Right now, a lot of farms are in the middle of “fall freshening”. Having a good dry cow program is crucial to getting a cow starting out right and headed for peak milk. Dry cow programs vary a lot-everything from fully acidified to a simple “Goldilocks” diet. What works well for one farm doesn’t always work on another. Having said that, there are a few things that every farm should avoid doing to prevent problems. Let’s talk about seven sure-fire ways that will cause problems at freshening:

1. Overcrowd the dry cows

The number one cause of metabolic issues is overcrowding. Surprised?

A dry cow needs 30 inches of bunk space and at least 90 square feet to lay in.

2. Move a dry cow at the last minute.

The second largest factor in metabolic issues are pen moves. Move them a minimum of two weeks prior

to calving. If that won’t work, just leave them calve in the pen or stall they have been in since they went dry.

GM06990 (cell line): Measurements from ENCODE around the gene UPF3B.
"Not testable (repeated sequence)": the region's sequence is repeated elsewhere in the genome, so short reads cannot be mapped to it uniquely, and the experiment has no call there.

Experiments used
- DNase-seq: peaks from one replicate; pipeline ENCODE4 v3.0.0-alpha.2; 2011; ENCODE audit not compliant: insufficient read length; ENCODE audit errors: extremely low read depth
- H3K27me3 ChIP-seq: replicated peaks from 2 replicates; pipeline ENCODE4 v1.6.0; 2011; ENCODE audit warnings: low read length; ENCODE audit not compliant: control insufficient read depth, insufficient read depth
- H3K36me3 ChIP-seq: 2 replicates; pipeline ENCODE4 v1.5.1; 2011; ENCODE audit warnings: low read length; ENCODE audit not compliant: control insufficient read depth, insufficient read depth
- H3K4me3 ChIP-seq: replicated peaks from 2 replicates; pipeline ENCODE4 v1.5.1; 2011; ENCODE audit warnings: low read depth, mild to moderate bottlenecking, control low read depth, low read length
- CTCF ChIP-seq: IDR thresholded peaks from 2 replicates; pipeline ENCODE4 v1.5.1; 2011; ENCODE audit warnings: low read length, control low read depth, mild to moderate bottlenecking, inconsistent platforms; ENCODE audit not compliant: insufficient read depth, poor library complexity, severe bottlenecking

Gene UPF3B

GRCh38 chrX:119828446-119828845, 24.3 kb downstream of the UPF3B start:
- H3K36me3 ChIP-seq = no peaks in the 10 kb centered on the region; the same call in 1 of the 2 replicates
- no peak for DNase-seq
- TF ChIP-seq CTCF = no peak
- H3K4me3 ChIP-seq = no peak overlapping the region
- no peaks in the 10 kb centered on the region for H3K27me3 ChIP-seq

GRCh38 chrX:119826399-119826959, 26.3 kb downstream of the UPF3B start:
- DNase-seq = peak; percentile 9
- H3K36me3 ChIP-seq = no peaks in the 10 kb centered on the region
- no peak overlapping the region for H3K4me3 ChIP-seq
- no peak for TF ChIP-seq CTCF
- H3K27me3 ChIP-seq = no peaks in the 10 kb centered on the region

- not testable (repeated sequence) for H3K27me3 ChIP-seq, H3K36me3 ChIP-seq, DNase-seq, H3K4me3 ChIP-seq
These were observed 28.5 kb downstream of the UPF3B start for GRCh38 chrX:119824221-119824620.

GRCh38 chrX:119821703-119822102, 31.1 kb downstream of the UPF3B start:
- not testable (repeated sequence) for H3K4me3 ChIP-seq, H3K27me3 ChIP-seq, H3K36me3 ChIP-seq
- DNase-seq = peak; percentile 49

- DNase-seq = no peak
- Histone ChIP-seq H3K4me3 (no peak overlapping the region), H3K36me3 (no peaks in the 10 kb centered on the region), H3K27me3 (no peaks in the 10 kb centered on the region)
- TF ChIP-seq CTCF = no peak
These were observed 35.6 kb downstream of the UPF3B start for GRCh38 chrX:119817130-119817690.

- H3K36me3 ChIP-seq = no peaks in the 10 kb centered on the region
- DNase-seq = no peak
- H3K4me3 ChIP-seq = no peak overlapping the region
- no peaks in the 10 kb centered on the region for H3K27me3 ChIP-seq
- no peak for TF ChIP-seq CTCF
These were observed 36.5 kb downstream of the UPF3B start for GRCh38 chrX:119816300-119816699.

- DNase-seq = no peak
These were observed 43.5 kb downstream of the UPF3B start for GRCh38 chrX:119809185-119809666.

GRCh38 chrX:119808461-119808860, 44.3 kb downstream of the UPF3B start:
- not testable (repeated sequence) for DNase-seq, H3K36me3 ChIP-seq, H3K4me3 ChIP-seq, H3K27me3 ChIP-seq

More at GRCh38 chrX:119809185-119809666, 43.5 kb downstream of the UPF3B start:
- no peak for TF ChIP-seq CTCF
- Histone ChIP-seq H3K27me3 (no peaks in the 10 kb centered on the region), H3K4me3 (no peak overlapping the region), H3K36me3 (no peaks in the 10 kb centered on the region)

3. Feed too much corn.

Too many carbs cause insulin resistance which triggers metabolic problems. In the winter, the levels in the ration can be a little higher, but typically starch levels should be 12-16%.And don’t forget to count the corn in the corn silage.


4. Let the dry cows sort their feed.

Sorting the straw or hay out of a dry cow ration is a favorite sport for cows. Sorting can lead to acidosis in dry cows, causing some major issues. Straw should be chopped 2 inches or less.


5. Give them moldy or yeasty feed.

Mold or yeast cause major upsets in the rumen and cause nutrients to be unavailable. A common cause of metabolic issues at freshening.


6. Feed them too much potassium.

Too much potassium is a milk fever guarantee. Even mild levels of potassium can cause sluggishness or retained placentas.

Dilute out high potassium or feed an acidified diet (anionic salts).


7. Don’t provide enough protein.

They need to build a calf and produce colostrum dry the latter days of the dry period. A cow needs 1000-1200 grams of metabolizable protein minimum to do all this. They need it and if it isn’t in the feed, they use muscle to meet that need. This results in weak cows, poor quality or amounts of colostrum or weak calves.